Sudan wants no more UNAMID in Darfur

Lt Gen Abdelfattah El Burhan, chairman of the Sovereign Council and Commander-in-Chief of the Sudanese army, Tuesday called for the withdrawal of the UN mission in Darfur. This is the latest in a series of statements by the Sudanese authorities demanding the departure of UNAMID.

UNAMID, deployed since 2007, comprises more than 6,500 men, peacekeepers and police officers. Its future will be set at the end of October by the Security Council, which will decide whether it should be extended or replaced by another entity.

Military personnel, ministers and even the head of government want UNAMID to fold up its bags. They want to replace it with a force with a much less robust mandate, without peacekeepers or police.

Prime Minister Hamdock has even written to the Security Council asking that the future entity be given a much more flexible mandate, which would, among other things, prevent it from physically protecting civilians.

The Sudanese authorities want the primary mandate of UNAMID, i.e. the protection of civilians, transferred to Sudan’s interim government.

In this connection they requested the establishment, as soon as possible, of a Chapter VI peace support operation in the form of a special political mission with a strong peacebuilding component.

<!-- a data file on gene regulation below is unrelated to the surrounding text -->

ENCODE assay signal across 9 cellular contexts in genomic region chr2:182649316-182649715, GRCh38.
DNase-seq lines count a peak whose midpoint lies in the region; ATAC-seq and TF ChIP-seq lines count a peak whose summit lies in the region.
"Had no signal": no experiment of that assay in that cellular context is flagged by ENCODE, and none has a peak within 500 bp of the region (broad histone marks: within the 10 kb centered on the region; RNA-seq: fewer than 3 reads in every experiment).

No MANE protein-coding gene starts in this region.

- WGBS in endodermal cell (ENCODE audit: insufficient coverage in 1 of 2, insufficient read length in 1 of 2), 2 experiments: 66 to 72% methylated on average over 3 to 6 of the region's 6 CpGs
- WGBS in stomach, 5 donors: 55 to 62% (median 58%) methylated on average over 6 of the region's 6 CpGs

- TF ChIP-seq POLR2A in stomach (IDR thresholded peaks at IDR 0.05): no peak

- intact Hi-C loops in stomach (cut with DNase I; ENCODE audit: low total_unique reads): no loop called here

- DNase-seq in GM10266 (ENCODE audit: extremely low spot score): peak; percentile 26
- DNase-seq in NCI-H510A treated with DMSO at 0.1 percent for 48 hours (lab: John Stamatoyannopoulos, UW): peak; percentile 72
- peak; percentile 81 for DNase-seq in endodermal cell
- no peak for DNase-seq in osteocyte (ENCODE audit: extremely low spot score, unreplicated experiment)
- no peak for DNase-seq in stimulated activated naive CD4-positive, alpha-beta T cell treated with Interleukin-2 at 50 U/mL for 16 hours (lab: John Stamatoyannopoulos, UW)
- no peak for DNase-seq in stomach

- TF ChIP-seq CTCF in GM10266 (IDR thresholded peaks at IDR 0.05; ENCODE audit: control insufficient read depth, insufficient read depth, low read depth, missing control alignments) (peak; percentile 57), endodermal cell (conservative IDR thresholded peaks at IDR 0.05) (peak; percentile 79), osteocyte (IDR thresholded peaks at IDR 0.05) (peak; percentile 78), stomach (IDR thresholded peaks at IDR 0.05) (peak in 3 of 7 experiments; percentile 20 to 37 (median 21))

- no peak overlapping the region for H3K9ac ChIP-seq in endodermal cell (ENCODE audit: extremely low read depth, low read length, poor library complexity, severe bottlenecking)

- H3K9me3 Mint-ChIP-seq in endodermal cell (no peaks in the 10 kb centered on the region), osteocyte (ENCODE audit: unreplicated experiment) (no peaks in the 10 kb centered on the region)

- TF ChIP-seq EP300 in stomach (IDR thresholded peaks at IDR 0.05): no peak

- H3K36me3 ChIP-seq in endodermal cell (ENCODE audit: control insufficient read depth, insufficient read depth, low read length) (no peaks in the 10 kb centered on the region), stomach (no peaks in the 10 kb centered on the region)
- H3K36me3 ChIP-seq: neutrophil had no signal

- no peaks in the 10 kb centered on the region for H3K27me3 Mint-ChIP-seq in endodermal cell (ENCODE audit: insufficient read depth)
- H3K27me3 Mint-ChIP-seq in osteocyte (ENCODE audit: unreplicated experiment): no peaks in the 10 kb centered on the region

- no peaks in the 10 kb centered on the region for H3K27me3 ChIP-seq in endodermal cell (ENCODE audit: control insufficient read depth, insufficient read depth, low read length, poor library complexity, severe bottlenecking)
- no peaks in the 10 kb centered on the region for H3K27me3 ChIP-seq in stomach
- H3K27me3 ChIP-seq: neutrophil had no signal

Chapter VI of the United Nations Charter stipulates that the international assistance aims to support the maintenance, monitoring, and building of peace, but not the use of force to prevent violent conflict, as is the case of Chapter VII.

Al Burhan renewed Sudan’s request in a recent telephone call with US Assistant Secretary of State Tibor Nagy and US Envoy to Sudan Donald Booth.

He also urged the American officials to remove Sudan from the list of countries that sponsor terrorism, and support the ongoing peace negotiations in the South Sudanese capital Juba.

According to researcher Ahmed Adam, the army no longer wants the UN to interfere with its operations in conflict zones. “A weak UN presence would also lead to a weakening of civilian power in the face of putschists,” he says, especially after the elections.

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